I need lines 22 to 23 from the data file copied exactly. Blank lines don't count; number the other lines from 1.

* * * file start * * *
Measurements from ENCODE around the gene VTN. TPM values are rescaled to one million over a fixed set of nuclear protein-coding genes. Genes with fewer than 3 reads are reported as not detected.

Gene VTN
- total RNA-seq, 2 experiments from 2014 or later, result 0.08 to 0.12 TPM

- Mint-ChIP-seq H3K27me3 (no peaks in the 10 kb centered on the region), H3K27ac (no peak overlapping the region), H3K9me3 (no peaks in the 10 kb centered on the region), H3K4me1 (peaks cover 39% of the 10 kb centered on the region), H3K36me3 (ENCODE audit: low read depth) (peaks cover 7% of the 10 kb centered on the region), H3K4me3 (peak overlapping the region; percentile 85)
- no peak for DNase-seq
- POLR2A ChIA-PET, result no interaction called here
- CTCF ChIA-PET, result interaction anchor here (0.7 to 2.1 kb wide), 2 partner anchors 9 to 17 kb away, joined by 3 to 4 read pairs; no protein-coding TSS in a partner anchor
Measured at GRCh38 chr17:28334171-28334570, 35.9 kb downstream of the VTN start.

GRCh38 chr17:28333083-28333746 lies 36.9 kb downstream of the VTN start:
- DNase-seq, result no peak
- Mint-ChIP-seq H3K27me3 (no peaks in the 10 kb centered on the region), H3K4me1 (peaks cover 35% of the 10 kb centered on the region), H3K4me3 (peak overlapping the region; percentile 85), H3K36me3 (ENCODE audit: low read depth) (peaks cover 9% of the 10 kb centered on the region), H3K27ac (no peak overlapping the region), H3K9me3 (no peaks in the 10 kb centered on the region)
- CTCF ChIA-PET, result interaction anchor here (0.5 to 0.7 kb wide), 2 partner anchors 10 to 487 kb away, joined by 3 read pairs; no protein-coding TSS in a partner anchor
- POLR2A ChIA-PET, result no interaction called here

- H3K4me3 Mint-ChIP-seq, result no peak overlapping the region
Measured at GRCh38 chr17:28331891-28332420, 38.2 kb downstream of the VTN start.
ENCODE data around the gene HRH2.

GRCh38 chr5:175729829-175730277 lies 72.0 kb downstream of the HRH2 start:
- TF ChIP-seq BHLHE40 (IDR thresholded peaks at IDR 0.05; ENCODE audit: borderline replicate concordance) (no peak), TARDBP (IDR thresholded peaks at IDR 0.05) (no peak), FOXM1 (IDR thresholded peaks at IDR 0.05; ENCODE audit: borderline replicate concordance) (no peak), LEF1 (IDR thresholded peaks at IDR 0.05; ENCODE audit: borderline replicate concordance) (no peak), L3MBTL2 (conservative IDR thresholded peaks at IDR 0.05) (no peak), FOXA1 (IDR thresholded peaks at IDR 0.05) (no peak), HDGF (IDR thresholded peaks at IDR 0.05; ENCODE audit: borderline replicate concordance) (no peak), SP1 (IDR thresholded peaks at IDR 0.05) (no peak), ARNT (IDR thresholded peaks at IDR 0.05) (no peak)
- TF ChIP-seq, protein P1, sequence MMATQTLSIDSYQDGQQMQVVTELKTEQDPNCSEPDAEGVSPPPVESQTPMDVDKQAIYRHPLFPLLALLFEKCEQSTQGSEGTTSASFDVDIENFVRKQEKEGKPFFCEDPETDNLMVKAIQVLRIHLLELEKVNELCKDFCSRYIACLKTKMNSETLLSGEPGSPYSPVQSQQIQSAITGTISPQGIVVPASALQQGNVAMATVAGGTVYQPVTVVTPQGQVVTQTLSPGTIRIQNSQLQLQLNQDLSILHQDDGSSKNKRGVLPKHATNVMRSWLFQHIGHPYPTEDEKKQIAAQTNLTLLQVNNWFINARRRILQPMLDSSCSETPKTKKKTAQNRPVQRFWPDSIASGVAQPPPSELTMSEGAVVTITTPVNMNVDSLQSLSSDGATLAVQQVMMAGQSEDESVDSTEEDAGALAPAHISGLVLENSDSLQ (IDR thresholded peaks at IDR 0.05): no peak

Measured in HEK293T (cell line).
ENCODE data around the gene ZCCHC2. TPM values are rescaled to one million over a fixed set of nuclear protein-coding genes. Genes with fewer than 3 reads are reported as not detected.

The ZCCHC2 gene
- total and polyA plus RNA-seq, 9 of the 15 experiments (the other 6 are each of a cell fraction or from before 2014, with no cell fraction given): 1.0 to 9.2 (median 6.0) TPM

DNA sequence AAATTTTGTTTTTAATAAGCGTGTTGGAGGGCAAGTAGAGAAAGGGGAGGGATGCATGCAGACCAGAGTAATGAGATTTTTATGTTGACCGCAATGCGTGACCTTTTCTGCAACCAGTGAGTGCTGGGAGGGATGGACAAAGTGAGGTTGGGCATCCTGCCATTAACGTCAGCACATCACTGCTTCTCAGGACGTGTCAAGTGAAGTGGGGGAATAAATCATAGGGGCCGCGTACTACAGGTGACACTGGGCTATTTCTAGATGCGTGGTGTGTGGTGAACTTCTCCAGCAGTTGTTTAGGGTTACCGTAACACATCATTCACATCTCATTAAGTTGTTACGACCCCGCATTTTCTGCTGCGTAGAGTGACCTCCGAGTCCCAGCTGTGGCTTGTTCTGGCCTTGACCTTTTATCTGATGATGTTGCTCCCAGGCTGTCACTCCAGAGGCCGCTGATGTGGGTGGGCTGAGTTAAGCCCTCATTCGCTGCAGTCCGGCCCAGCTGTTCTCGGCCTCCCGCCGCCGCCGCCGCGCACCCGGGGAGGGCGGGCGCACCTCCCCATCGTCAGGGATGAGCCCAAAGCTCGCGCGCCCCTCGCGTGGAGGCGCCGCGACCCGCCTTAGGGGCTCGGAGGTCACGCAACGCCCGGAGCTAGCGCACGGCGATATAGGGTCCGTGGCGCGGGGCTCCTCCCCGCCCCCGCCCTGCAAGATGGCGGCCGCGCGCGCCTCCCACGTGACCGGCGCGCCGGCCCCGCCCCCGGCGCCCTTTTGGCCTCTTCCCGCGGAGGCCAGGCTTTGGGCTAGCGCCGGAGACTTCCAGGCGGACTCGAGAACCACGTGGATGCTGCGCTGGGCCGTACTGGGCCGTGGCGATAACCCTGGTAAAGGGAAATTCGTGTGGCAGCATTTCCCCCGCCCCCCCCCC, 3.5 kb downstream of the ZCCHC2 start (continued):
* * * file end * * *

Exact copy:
The ZCCHC2 gene
- total and polyA plus RNA-seq, 9 of the 15 experiments (the other 6 are each of a cell fraction or from before 2014, with no cell fraction given): 1.0 to 9.2 (median 6.0) TPM